Trichorrhexis nodosa is the result of physical or chemical trauma to the hair shaft. Incorrect use of ceramic flat irons can produce acquired trichorrhexis nodosa.[14] A primary congenital form of trichorrhexis nodosa is inherited as an autosomal dominant trait in some families. It can also occur as part of the autosomal recessive TRES (see Pathophysiology).

The cutaneous photosensitivity that is sometimes evident may be the result of defective nucleotide excision repair. Three genes, XPB, XPD, and TTDA, has been linked as causative genes for this photosensitivity.[15]



Trichorrhexis nodosa is an uncommon disorder. A retrospective review of 129 hair-mount samples from 119 patients over a 10-year span found 25 cases of loose anagen hair syndrome, 6 cases of uncombable hair syndrome, and trichorrhexis nodosa in 13 patients.[16]


Acquired proximal trichorrhexis nodosa is common in blacks, and  appears to occur in individuals who are genetically predisposed. Some consider it an ethnic hair disorder.[17] Acquired distal trichorrhexis nodosa primarily occurs in Asian or white persons.


Acquired proximal trichorrhexis nodosa is more common in females than in males.


Congenital trichorrhexis nodosa may be present at birth, or it may appear within the first couple months of life. It can present in patients with the late form of argininosuccinic aciduria at age 2 years or older.

Acquired trichorrhexis nodosa usually presents in early to middle life.


Acquired trichorrhexis nodosa is reversible with the avoidance of physical and chemical trauma. Complete resolution may take 2-4 years, depending on the growth of new anagen hairs.




Patients with trichorrhexis nodosa present with a history of white flecking and abnormal fragility of the hair and failure to attain normal hair length. An inability to grow long hair should trigger consideration of trichorrhexis nodosa.[18]

Congenital trichorrhexis nodosa becomes apparent at a young age. It may occur alone or in conjunction with the characteristic defects of the underlying disorder. Possible congenital underlying disorders include Menkes disease, argininosuccinic aciduria, and trichothiodystrophy. Common concurrent symptoms are mental retardation,[19] motor defects, growth failure, and seizures. Other associated symptoms may include nail and skin changes (ichthyosis), photosensitivity, ocular dystrophy, and infertility. A family history of similar hair problems or of convulsive disorder, mental deficiency, or other inheritable syndrome may indicate a congenital cause for trichorrhexis nodosa.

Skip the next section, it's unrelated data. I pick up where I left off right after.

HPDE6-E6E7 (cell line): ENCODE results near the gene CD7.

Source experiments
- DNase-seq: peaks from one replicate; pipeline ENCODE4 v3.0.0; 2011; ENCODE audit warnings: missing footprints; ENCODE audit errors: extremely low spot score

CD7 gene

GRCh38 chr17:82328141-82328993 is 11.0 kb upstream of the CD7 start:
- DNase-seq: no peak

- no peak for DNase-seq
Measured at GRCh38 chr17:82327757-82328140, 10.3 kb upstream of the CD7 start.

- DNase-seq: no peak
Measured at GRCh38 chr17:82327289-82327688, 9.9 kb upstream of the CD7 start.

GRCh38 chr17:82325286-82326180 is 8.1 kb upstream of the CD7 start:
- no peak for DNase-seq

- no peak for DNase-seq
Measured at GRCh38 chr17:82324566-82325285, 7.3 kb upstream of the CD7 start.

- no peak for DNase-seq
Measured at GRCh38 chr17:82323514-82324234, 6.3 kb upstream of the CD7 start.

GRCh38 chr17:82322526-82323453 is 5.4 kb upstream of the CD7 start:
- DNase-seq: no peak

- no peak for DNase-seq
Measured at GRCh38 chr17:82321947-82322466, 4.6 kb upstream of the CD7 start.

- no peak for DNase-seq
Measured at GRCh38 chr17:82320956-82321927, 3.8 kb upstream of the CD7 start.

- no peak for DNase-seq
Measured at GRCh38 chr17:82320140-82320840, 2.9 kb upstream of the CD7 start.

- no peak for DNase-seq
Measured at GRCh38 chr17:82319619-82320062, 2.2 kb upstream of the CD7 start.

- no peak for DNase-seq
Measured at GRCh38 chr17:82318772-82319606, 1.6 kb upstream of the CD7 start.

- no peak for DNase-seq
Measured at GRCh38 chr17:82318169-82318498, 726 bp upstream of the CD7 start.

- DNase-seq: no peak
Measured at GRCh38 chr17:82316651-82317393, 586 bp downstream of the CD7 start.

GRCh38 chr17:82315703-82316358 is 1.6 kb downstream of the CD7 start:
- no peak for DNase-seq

Acquired trichorrhexis nodosa falls into three basic categories: proximal, distal, and localized.

Proximal trichorrhexis nodosa is common in blacks who use caustic chemicals (relaxers) when styling their hair. The involved hairs develop the characteristic nodes and break a few centimeters from the skin surface in areas subject to friction from combing or sleeping. This breakage results in areas of alopecia. Some people appear to be more susceptible than others, perhaps on a genetic basis.

Distal trichorrhexis nodosa primarily occurs in white or Asian individuals. Nodes and breakage occur several inches from the scalp, producing hair that appears dull and uneven. Breakage is usually the result of excessive hair styling and is commonly associated with trichoptilosis, or longitudinal splitting, also referred to as split ends.

Localized trichorrhexis nodosa occurs in a patch, usually a few centimeters across. It is usually accompanied by a pruritic dermatosis, such as circumscribed neurodermatitis, contact dermatitis, or atopic dermatitis. Scratching and rubbing are most likely the ultimate cause.

All patients should be questioned about their routine hair care habits and environmental or chemical exposures to determine the source of physical or chemical trauma. In parts of India, young men induce trichorrhexis nodosa by traumatizing their hair with excessive combing.[20]

Trichorrhexis nodosa is seen with Menkes disease. Epilepsy is one of its main features: early focal status, then infantile spasms, and then myoclonic and multifocal epilepsy after age 2 years.[21]

A child with facial dysmorphism, hepatomegaly, wooly hair, and trichorrhexis nodosa was first seen with mild colitis. She had a mild variant of tricho-hepato-enteric syndrome.[22]